Clinicians and patients want to know if reprocessed endoscopes are contaminated. To that end, CDC has created interim duodenoscope sampling and culture protocols. UCLA Medical Center used the interim CDC protocols on the known-to-be-contaminated duodenoscopes, but no CRE was detected.
There are several reasons that UCLA may not have detected CRE despite the molecular evidence indicating its presence:
- UCLA initially used a different procedure to sample the endoscopes which may not have been as sensitive or may have removed the CRE.
- Sampling was conducted long after the duodenoscopes were removed from use; CRE may have died during that time.
- The duodenoscopes in question were processed with orthophthalaldehyde (OPA). OPA persists on rinsed materials and exerts inhibitory effects in culture. The CDC procedure did not incorporate an OPA neutralizer, such as glycine.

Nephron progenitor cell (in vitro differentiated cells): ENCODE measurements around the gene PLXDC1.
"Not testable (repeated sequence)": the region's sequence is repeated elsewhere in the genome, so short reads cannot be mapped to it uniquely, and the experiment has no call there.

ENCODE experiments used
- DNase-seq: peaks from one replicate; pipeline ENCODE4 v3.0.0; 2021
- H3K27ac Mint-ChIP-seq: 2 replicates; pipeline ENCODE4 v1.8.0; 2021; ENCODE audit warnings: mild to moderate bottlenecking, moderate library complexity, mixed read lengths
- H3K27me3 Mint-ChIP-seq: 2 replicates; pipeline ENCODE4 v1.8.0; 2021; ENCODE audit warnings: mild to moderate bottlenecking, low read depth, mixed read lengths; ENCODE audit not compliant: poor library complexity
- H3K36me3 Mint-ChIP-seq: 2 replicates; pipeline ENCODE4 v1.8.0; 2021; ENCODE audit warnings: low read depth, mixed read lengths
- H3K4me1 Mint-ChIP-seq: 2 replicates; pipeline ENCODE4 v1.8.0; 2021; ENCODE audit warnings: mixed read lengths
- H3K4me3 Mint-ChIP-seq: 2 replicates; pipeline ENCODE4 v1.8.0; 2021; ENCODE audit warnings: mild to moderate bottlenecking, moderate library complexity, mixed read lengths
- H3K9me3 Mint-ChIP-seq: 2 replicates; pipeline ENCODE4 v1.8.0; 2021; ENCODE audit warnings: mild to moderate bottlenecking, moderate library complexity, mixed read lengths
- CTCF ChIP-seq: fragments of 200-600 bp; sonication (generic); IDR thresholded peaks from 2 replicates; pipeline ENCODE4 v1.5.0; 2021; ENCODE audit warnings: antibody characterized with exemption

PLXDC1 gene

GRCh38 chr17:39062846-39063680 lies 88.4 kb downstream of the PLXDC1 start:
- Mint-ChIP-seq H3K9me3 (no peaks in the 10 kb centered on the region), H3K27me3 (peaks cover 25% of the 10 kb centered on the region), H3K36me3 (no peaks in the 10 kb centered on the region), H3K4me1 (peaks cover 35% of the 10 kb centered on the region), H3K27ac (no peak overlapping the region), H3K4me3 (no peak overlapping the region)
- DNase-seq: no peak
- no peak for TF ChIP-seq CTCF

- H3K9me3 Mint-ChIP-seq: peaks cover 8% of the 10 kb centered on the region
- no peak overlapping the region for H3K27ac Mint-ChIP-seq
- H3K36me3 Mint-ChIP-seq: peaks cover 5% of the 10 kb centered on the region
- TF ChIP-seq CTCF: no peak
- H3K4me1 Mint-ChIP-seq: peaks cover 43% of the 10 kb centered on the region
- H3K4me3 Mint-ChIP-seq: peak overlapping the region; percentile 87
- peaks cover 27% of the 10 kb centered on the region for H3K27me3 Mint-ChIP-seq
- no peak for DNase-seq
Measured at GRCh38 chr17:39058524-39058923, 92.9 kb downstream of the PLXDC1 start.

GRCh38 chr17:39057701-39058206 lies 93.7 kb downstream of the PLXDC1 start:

- The crevices at the end of a duodenoscope are difficult to penetrate and access. It is possible the CRE was simply shielded from sampling (and disinfection) within such a space.
Knowing whether disinfected endoscopes are contaminated is crucial, so refinement and validation of the CDC methods is underway.